Memo to the Chancellor: Don’t forget about local government
When Phillip Hammond delivers his Autumn Budget on Wednesday I hope the pressing needs of local government are at the front of his mind, because after seven long years of cuts, these are challenging times for councils up and down the country.
The Local Government Association (LGA) has made clear in its budget submission that with many local services facing significant funding gaps, it is vital that the Autumn Budget recognises that councils cannot continue without sufficient and sustainable resources.
That is clearly the case here in Birmingham, where the City Council has shouldered a disproportionate share of local government cuts since 2010. Almost £600 million has been cut from our budget in the last seven years and, by the end of this decade, nearly two-thirds of the revenue budget as it existed in 2010 will have been removed. Inevitably that has meant cuts to services and sadly job losses.
As leader of the UK’s largest local authority, I wrote to the Chancellor last week, highlighting a number of key issues for Birmingham City Council.
I urged the Chancellor to correct a historic error. The decision to recalculate the local government funding formula from 2016/17 onwards was of course a welcome one. Unfortunately the now acknowledged unfairness of the funding formula in 2014/15 and 2015/16 has cost the Council in the region of £100m per annum. That shortfall clearly impacts on the people of Birmingham and I have urged Mr Hammond to address the unfairness in the Autumn Budget.
For the last seven years Birmingham has suffered some of the highest cuts in the country, while demand for the services that protect many of the most vulnerable people has continued to grow.
This can clearly be seen by the growing crisis in social care. Like local authorities across the country, Birmingham faces significant budgetary pressures in social care and the LGA has warned that for every £1 of council tax collected by councils in 2019/20, almost 60p could be spent on caring for the elderly, vulnerable adults and children.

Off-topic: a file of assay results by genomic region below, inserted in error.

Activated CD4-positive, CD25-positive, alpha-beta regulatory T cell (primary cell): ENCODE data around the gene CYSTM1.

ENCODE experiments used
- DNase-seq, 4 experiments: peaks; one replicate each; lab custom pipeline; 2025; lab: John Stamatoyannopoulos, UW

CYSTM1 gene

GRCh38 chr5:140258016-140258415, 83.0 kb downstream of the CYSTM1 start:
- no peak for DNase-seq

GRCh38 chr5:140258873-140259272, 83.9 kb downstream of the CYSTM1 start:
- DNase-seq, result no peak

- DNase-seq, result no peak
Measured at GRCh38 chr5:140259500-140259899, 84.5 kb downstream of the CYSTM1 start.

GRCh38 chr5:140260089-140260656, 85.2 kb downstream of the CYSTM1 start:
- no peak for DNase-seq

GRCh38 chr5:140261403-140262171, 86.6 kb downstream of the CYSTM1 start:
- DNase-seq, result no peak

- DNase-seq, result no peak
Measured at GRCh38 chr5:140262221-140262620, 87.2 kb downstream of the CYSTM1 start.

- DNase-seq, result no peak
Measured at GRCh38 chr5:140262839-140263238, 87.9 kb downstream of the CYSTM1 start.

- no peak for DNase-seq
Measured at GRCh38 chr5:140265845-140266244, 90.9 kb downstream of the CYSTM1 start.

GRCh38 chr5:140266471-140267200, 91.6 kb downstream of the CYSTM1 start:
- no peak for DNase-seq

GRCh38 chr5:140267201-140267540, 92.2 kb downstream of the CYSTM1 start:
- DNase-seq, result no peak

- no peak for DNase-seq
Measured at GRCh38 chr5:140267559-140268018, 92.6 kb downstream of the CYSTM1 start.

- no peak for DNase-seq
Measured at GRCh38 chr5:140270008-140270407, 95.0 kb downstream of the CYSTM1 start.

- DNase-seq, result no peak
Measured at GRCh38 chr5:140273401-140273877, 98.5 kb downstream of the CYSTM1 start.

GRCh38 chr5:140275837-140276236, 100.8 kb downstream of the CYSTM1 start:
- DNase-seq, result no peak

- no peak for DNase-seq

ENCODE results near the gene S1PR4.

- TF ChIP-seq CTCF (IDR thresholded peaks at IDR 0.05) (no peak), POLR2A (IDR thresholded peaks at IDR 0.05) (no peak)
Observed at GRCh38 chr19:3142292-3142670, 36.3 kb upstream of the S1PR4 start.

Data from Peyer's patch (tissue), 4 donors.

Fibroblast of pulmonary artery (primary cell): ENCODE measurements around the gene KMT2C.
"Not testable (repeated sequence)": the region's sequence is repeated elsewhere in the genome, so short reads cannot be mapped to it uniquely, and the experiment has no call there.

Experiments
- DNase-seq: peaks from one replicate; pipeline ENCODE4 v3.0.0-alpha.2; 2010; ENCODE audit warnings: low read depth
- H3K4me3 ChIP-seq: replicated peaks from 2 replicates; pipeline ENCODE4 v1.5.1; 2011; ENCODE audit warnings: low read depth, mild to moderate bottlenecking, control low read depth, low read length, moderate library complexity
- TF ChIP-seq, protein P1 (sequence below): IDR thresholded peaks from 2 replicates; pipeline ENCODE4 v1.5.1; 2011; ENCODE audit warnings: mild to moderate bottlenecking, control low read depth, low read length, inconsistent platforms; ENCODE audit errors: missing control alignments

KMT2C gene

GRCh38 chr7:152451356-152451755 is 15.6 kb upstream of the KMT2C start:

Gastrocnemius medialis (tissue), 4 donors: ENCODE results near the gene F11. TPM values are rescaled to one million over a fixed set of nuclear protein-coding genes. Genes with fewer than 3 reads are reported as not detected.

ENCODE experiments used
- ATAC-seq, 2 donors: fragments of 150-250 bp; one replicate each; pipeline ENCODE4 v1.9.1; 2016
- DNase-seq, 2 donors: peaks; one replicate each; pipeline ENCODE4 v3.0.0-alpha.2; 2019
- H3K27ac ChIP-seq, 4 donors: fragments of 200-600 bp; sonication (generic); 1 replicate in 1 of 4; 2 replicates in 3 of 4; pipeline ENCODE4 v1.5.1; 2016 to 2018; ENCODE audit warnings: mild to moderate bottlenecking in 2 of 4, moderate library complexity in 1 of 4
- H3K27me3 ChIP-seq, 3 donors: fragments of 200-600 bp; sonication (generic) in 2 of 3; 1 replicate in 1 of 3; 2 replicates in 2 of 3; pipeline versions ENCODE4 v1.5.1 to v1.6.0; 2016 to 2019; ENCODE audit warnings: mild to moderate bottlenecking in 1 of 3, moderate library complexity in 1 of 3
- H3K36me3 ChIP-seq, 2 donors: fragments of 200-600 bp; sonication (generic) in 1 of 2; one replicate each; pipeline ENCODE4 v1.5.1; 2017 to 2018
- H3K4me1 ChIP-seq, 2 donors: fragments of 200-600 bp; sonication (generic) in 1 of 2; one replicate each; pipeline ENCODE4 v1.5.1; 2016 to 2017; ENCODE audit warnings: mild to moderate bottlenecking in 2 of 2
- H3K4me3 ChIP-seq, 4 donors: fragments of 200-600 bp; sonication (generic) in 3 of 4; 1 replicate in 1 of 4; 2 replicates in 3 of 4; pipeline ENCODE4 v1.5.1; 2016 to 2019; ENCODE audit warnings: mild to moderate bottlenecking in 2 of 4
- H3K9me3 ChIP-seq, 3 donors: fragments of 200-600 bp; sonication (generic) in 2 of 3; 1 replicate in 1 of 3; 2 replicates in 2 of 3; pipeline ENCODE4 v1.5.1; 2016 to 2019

Clearly the social care council tax precept and the £2 billion announced for social care in the Spring Budget were welcome short-term solutions, but it is absolutely vital that the Autumn Budget sets out how the Government intends to address the social care crisis. There must be long-lasting reform and councils must be given the means to meet ever increasing demand.
Inevitably seven years of austerity has meant cuts to services and sadly job losses in Birmingham. In addition, our remaining workforce has suffered a 21 per cent real-terms cut in basic pay since 2010. So I would welcome any decision to finally lift the public sector pay cap for local government, however funding for local authorities must then increase accordingly to avoid yet another real-terms cut to our funding.
I also hope the Chancellor listens to growing calls for the Government to fund a nationwide programme of retro-fitting sprinklers in high-rise blocks.
This matter is of extreme importance to over 10,000 Birmingham residents living in 213 tower blocks who are understandably concerned following the Grenfell tragedy earlier this year.
The retrofitting of sprinklers in all high-rise social housing would make a vital difference to people’s safety and I hope the government heeds the lessons of past disasters and provides the funds for this vital work.
Wednesday’s Budget comes at a key time for local government and the LGA is right to assert that with the right funding and powers, councils can continue to lead their local areas whilst the Government is distracted by Brexit negotiations.
So when the Chancellor delivers his Autumn Budget on Wednesday I hope he listens to the case for local government.
We remain committed to taking a lead on housing, regeneration, job creation and more, but these are challenging times for local government and a failure to recognise that in the Autumn Budget will have serious consequences in our communities.